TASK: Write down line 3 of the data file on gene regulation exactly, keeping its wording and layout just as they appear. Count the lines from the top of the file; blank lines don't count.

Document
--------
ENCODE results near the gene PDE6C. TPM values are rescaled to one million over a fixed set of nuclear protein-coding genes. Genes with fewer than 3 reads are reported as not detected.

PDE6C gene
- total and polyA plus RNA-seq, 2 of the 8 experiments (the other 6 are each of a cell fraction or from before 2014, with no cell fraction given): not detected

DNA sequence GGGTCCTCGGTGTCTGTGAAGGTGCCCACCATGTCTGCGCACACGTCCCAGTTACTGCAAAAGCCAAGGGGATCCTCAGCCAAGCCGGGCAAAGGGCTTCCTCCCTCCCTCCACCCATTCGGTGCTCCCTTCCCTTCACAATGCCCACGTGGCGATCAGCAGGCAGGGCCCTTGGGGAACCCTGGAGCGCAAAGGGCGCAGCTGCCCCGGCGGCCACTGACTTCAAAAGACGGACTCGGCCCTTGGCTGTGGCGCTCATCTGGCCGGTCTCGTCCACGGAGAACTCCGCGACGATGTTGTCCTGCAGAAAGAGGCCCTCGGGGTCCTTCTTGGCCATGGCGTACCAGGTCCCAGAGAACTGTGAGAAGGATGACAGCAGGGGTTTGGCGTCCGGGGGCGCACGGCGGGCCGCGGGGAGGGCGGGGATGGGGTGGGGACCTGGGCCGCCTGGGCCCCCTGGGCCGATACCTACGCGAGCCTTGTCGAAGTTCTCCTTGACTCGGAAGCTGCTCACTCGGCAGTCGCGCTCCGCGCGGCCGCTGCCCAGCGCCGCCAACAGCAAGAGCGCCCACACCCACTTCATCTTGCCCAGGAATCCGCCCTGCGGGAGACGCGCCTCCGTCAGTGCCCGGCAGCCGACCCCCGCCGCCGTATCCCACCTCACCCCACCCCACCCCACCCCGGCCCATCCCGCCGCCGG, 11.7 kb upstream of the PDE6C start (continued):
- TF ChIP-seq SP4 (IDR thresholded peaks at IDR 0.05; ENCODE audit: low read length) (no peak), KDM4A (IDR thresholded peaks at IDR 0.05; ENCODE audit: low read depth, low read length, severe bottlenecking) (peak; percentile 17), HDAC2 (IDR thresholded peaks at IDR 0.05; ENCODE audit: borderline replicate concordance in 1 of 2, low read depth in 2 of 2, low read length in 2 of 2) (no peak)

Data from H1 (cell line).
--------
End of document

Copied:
- total and polyA plus RNA-seq, 2 of the 8 experiments (the other 6 are each of a cell fraction or from before 2014, with no cell fraction given): not detected